3 Questions to Ask Someone Fighting to Live

dead tree, winter, desert, sage brush, hiking trail
Death is part of this world.

It's not a topic I discuss too much on this blog because I'm largely trying to help people learn how to live from the space of freedom before death comes a-knocking. But sometimes, death comes before that. Sometimes, a death of a loved one is a catalyst for someone's spiritual journey. Or a near-death experience for the individual him/herself jolts them into an inquiry into truth and life.

Regardless, death is part of this world, and the longer we are on it, the more often we will have to support someone who is on the doorstep to death.

The following questions can help you to best support someone on that doorstep.


1. Do You Want to Live?

The above question escapes people, but it is crucial. Assuming someone wants to live is presumption, and quite frankly, it is up to every person whether they want to live or not.

I know this can be a hard thing to accept, but sometimes, people lose the will to live. Sometimes, people truly want to embrace the release of death. Those two types of people can be actually different, by the way, and at a certain point in our lives, consciously embracing the release of death is a natural and health way to surrender.

Asking the question if a person wants to live is critical in supporting someone appropriately, and for those who want to live, it may help to cement their conviction, which then leads to two more really important questions.


2. What Does Living Mean to You?

We often assume that people should live for the sake of living. There are lots of people who are just existing. There's nothing wrong with that, but it is important to know what kind of life a person wants to return to if you're going to support them. The answer to this question may also inform you as to why a person answered the way they did to the first question.

For instance, a serviceperson who is going to be a paraplegic after coming back from battle may have to grieve not having the same active lifestyle they once had if they are going to decide that they want to live. Losing the ability to live that former lifestyle means they have to re-evaluate what living means in general. Opening a discussion around what living has meant and what it may mean is critical to help a person in this example.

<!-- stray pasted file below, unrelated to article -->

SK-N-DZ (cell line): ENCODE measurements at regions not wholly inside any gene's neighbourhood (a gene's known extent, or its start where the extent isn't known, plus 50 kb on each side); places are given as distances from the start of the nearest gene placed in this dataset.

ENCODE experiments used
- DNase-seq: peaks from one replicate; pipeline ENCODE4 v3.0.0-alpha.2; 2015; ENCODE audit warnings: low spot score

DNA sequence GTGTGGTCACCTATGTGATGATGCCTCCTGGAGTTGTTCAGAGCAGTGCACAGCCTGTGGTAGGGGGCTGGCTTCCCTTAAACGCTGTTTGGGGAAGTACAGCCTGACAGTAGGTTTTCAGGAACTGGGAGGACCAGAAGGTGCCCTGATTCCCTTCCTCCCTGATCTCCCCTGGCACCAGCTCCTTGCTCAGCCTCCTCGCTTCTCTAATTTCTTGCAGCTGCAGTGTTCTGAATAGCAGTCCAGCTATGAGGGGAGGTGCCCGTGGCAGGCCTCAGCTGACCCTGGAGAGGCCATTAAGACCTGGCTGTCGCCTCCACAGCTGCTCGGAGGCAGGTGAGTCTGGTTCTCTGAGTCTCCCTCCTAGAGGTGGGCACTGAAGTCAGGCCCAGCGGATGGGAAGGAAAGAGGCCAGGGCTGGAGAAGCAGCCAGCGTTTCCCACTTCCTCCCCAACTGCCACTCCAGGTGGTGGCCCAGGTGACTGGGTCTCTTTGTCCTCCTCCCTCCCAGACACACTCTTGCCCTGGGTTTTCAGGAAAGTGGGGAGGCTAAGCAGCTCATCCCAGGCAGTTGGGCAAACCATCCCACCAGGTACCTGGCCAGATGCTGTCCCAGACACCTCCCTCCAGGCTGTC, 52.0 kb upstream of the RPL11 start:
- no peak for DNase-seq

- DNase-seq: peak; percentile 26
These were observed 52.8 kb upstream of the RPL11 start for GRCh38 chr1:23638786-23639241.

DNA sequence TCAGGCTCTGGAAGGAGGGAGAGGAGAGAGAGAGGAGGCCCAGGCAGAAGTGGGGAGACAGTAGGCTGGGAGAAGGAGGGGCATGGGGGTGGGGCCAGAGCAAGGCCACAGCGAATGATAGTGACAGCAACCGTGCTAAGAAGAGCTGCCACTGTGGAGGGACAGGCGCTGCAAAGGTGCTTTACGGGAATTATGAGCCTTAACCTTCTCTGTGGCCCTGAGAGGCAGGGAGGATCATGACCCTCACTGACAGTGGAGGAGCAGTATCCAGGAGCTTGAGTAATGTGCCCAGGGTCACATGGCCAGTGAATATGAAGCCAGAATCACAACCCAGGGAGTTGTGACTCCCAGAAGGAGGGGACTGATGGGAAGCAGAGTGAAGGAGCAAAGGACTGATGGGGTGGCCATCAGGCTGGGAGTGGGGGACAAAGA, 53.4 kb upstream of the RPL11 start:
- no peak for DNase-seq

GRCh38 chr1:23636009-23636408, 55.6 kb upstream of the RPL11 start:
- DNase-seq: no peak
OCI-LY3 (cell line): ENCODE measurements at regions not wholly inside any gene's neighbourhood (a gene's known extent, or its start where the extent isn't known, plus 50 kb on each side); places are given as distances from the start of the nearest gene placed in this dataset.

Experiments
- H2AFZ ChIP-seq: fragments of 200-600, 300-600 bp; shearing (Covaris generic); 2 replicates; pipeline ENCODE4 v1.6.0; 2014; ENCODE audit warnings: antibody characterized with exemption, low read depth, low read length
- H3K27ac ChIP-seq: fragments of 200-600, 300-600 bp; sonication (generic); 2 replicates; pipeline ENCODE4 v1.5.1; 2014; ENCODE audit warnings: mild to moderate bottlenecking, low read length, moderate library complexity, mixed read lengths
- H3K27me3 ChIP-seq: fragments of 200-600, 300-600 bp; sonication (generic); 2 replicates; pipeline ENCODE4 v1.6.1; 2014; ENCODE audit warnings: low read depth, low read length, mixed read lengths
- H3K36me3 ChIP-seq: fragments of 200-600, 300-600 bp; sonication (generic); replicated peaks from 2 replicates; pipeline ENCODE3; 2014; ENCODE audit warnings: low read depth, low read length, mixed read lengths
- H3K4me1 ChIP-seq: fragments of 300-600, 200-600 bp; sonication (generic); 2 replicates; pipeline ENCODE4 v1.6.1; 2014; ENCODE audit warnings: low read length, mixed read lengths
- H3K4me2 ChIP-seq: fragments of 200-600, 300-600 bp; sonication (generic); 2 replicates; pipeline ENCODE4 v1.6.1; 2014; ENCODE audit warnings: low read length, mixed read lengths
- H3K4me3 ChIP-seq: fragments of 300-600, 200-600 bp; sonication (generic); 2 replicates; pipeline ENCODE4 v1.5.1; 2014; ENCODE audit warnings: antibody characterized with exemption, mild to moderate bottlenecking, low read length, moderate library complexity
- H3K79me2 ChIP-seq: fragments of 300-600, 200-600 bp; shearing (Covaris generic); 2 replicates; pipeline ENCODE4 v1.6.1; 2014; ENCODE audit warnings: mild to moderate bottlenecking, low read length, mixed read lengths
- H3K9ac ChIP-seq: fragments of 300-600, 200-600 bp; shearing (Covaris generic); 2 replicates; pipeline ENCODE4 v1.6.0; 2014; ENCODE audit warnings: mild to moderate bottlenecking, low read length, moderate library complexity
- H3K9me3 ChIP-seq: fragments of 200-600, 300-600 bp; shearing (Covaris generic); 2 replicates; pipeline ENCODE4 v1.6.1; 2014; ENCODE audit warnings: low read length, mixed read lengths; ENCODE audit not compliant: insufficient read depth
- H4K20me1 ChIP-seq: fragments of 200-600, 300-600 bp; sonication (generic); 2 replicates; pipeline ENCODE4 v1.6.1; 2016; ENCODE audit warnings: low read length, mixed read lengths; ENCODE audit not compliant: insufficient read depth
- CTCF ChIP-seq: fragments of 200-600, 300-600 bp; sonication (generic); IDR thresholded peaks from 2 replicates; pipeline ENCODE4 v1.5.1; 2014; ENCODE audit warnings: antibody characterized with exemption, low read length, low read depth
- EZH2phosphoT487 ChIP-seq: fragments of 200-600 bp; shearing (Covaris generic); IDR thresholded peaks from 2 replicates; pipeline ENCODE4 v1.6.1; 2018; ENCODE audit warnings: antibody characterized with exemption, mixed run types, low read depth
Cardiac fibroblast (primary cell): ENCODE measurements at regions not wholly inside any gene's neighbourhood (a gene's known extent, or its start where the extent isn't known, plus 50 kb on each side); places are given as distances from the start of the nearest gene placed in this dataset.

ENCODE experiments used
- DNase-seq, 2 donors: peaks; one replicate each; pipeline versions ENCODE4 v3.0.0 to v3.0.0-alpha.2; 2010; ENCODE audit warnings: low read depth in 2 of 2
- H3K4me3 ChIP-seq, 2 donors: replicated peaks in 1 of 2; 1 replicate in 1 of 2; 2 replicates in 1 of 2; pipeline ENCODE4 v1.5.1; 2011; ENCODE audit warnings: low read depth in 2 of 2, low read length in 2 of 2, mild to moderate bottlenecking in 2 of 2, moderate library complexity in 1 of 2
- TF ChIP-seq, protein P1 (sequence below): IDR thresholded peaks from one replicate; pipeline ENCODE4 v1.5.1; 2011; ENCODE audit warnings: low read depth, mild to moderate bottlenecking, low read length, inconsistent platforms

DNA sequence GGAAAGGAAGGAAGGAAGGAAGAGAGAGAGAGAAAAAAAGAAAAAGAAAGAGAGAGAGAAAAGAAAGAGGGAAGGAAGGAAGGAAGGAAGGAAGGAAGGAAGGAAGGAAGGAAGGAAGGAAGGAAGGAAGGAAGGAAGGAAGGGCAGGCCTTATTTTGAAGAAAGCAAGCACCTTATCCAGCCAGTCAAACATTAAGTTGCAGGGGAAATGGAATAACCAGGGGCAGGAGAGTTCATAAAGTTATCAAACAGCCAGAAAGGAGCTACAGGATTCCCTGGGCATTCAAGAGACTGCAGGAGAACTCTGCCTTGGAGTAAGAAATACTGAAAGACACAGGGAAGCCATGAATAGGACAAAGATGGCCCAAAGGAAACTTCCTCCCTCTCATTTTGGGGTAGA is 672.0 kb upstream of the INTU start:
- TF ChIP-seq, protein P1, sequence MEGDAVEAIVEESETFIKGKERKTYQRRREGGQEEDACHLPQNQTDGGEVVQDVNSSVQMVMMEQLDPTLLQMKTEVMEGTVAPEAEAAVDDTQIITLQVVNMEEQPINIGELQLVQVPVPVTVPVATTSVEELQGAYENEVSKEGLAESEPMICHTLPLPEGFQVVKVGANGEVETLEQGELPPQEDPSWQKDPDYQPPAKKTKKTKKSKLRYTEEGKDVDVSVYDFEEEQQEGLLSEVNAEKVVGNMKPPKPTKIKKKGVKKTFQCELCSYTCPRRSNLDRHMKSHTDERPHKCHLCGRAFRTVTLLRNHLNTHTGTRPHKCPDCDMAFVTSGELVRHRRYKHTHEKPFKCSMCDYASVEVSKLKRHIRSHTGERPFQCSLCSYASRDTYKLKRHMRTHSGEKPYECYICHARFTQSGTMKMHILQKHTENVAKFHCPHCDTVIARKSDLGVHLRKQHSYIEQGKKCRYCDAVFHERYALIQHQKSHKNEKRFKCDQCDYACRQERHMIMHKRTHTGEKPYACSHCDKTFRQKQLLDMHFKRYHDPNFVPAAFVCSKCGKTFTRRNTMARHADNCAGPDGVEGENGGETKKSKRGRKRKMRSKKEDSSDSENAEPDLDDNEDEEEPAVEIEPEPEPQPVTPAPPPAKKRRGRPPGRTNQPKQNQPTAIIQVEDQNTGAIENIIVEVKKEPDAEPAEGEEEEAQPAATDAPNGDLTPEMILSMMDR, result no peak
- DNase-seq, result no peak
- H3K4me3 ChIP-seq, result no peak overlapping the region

3. What Are You Willing to Do to Live?

The first two questions establish what a person wants, and with that clear between the person fighting to live and all involved parties, a reasonable discussion about what they'll be willing to do to live can be had. 

Because fighting to live and overcome battle-wounds, cancer, heart disease, diabetes, and other life-threatening situations is going to ask a lot. It asks a lot of time, perseverance, and--in the U.S.'s healthcare system--a shit ton of money. It's important to be clear about how far a person is willing to go.


Getting Used to Difficult Conversations

A lot of conversations are difficult because we don't have the language for them, so hopefully, these questions can help you and your loved ones when they are needed. But even then, people have a lot of attachments to other people living. Those attachments don't dissolve without inner work, and thus, you may often be having these conversations while still feeling deeply triggered. It's a challenging thing to ask your mother with stage 4 pancreatic cancer if she wants to live. To truly ask that means that she can say, "No."

For more thoughts on topics related to death, you can check out these blog posts:

Grieving a Lost Loved One

Near Death Experiences and Spiritual Awakening

Awakening After the Death of a Loved One

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